Is the Media Influencing Our Perspectives?

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Our society now lives and breathes technology. The way we gather news and information has drastically changed over the last 20 years. Everything is instant, and the media has become a lifeline for our culture. We are always connected, whether it be through social media, newspapers, television or radio…which can have its ups and downs. In the palm of our hands, we now have access to countless resources to help us simplify our lives and make decision-making easier. If you’re hungry, use your phone to quickly lookup restaurants near you with the best reviews and order online. Without even leaving your seat you can now have food delivered to you at home or at work. However, most of us underestimate the degree to which the continual bombardment of information through media sources influences our perspective.

Objective versus subjective news – What’s the Difference?

There is a reason why advertising is now more than a trillion-dollar industry. Guaranteed, every website you look at, every Google Search you make and social media platform you are on, you are constantly exposed to advertisements. In many cases, you’re exposed to advertisements you may not even realize are advertisements or media tactics that are targeted to influence your decisions. For example, most famously in recent news was the Cambridge Analytica scandal that was said to influence voters’ decisions during the 2016 Presidential elections. Through the bombardment of subliminal messages and advertising (both true and false), Americans became the target of their own weapon – their data. Through social media algorithms, your information is gathered and used to help direct relatable content to you. We need to be wary of the content we are seeing and reading. If you are reading a news article for example, is it an opinion piece or sponsored by a third party? Sponsored posts can influence the writer’s choice of words to sway your judgement — That’s the advertising in it. The news you receive should be objective, meaning it shouldn’t have a point of view on a subject. It should simply share the information that’s available and allow you to develop an opinion of your own.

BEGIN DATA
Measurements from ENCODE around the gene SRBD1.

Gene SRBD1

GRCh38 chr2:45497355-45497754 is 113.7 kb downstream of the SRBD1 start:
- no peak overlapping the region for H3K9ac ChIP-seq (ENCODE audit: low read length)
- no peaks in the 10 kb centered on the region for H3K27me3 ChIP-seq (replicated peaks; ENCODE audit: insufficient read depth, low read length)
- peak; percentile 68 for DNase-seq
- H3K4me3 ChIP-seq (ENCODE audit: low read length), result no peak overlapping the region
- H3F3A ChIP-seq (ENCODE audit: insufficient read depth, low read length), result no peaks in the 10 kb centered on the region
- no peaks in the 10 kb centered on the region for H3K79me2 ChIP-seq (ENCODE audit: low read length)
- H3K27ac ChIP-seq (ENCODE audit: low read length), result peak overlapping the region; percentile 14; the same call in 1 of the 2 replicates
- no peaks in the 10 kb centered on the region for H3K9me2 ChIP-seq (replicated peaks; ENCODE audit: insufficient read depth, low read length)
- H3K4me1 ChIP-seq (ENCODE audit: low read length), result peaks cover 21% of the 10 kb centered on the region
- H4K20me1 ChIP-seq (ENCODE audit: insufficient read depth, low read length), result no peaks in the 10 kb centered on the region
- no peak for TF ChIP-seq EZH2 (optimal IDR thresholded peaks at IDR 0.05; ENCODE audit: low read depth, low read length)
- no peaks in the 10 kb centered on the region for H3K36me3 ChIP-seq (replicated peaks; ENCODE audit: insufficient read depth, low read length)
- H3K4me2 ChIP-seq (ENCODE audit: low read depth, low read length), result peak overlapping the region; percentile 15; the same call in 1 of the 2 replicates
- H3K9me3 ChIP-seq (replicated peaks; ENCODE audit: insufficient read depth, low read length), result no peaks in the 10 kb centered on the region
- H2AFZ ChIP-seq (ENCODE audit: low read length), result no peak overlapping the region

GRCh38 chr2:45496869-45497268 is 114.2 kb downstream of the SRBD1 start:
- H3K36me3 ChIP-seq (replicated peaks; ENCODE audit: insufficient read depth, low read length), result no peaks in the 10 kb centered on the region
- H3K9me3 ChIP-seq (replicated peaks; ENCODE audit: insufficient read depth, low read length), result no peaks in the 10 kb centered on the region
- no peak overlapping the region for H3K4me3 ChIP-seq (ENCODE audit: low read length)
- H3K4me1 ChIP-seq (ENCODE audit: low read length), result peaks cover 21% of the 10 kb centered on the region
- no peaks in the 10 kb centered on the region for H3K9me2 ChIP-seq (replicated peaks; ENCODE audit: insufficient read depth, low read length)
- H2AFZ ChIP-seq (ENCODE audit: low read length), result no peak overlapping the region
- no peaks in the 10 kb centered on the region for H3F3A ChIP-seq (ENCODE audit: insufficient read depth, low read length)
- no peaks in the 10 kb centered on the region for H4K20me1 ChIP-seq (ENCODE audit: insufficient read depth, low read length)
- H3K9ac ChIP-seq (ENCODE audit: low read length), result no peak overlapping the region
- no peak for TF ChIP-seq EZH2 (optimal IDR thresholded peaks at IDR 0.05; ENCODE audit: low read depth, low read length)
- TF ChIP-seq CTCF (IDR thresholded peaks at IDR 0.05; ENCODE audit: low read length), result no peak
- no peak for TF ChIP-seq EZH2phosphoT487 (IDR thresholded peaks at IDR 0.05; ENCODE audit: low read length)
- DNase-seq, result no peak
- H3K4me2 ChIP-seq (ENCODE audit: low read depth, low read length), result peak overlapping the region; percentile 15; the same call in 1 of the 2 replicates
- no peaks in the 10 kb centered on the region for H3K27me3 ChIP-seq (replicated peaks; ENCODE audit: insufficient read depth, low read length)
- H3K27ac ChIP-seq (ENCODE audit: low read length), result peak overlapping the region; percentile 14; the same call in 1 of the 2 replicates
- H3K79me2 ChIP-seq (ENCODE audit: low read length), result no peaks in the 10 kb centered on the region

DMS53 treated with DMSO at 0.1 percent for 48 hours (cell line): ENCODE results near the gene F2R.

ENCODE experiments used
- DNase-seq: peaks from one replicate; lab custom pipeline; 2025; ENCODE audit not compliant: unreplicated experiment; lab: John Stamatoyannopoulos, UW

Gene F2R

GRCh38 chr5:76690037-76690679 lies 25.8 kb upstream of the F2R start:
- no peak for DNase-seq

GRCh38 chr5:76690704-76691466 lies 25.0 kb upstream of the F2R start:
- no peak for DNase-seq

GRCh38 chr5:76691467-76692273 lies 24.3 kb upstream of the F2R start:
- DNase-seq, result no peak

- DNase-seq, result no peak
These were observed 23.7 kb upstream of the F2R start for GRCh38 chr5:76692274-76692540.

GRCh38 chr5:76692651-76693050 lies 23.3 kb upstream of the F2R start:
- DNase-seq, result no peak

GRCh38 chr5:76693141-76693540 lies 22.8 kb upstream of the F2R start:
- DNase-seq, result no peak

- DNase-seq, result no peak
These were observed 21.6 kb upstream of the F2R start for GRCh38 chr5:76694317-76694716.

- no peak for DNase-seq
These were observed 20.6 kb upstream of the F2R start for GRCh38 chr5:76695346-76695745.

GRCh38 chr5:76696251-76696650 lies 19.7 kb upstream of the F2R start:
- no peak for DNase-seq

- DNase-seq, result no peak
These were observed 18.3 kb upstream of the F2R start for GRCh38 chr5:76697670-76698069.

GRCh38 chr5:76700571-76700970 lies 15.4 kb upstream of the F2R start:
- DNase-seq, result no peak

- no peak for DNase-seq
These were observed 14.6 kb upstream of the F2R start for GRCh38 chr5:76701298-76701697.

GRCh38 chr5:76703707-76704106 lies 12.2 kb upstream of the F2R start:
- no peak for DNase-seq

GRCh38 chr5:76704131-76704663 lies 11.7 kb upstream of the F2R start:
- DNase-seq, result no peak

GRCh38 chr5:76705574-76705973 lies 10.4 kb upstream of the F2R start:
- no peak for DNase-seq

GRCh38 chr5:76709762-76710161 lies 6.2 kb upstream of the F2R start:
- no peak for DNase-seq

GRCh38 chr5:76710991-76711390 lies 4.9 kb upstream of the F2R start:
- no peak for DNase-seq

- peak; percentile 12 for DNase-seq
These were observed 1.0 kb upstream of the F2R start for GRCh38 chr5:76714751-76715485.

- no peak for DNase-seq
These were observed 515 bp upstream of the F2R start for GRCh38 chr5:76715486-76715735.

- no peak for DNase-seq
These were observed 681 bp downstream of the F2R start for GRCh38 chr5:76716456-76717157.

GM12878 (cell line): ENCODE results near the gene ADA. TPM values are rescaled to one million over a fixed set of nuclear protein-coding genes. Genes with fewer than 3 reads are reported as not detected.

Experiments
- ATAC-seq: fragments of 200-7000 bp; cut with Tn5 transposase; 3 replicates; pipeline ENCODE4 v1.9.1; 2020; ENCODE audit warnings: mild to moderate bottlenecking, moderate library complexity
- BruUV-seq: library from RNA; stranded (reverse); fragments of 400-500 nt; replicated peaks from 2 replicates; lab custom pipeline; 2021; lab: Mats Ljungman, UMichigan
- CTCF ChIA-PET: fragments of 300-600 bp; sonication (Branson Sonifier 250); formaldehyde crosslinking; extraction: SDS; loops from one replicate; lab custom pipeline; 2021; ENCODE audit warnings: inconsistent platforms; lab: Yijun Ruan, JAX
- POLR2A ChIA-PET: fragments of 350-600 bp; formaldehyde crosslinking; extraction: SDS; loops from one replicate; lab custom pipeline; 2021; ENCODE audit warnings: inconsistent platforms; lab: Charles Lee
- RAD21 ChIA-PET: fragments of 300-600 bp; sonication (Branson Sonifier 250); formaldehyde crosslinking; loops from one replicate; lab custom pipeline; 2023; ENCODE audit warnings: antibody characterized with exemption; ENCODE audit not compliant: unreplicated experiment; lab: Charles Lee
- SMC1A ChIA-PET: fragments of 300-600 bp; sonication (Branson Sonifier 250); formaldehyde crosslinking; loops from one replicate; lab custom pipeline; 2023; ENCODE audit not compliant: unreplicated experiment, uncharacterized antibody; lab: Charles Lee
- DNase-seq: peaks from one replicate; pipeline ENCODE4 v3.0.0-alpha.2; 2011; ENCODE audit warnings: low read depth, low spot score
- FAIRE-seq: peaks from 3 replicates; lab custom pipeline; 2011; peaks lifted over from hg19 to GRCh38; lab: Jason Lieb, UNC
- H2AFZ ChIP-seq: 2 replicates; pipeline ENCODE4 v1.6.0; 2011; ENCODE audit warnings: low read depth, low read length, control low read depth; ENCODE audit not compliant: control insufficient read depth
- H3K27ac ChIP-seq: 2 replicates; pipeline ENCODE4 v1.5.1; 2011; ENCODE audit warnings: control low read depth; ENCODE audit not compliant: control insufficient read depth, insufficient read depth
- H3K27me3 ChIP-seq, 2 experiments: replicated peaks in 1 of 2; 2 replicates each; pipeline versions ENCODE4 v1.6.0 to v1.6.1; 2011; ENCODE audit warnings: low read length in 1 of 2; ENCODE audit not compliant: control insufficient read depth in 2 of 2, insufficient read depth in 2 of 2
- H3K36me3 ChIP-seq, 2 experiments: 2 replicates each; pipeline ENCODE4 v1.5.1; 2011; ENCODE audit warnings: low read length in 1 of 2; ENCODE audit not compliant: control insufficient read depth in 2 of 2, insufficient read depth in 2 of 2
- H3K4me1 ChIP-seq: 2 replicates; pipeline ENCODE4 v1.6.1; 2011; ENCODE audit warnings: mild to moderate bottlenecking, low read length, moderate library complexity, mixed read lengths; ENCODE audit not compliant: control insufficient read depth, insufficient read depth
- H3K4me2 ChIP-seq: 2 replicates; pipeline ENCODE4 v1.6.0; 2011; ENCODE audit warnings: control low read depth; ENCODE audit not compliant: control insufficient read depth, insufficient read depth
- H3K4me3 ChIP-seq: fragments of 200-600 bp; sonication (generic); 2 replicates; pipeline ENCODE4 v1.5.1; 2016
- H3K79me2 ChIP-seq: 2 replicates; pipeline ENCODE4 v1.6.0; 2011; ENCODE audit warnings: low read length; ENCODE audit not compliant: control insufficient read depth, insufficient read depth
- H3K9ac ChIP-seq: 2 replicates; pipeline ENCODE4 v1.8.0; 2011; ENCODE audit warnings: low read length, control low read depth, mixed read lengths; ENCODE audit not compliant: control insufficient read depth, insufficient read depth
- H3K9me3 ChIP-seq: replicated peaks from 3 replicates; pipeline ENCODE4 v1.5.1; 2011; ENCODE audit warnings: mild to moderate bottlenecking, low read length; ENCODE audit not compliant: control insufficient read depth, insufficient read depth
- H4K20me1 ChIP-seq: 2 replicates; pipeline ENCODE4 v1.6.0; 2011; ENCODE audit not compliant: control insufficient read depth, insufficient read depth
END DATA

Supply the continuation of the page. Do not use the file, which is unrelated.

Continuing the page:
Know your sources – Where did it come from?

More than ever before, it’s crucial to understand where you are getting your news from. Although our access to information is extremely efficient with how instant it is, it’s also the reason why misinformation spreads like a virus. If we aren’t careful with the news we choose to share and believe in, we are only adding fuel to the fire. As an example, in 2019, Betty White was announced dead – which ended up being a hoax started by – a platform notorious for posting fake stories. It ended up trending on Twitter and other social media platforms only to anger users about being fooled. Before you allow a story or piece of information to shape your judgement, be sure that the information you have is from a reliable source. Even if it’s from a notably trustworthy news source, it’s best to practise looking up a couple of other news platforms to see if the facts are consistent before hitting that share button.

Challenge certain ideas and norms – It’s ok to shake things up a bit

We need to have a filtering mechanism that allows us to see things through a different lens than the one the media wants us to see things through. Don’t just take information at face value. It’s easy to read something and believe it’s real, but it’s better to do your research and gather more information before jumping to a conclusion right away. Choosing to absorb information from a variety of different sources helps to diversify the perspectives and minimize single-lens perspectives too. There is no such thing as having too much information. The more knowledge you have on a given topic, the more perspectives you can create – allowing you to develop an opinion that’s based on well-evaluated reasoning.

As a rule of thumb for fact-checkers everywhere, everything is wrong until it is proven right. As strongly as the interactions we have with people shape our perspectives so does our interaction with mass media. It moves quickly, and some can argue that the media (more specifically the internet and social apps) moves too quickly for us to fully understand at times. That’s why it’s vital to understand the social media apps you use on a day-to-day basis and how the information you share with these platforms affects the content you see when you scroll through your newsfeed. Check, double-check, and triple-check your resources before you jump to a conclusion or share a news link with your friends on Facebook. And maybe next time before you choose a restaurant based on a Yelp review, explore your community, find a new restaurant you haven’t tried and direct your taste buds to your own opinion.

“Whoever controls the media, controls the mind” ― Jim Morrison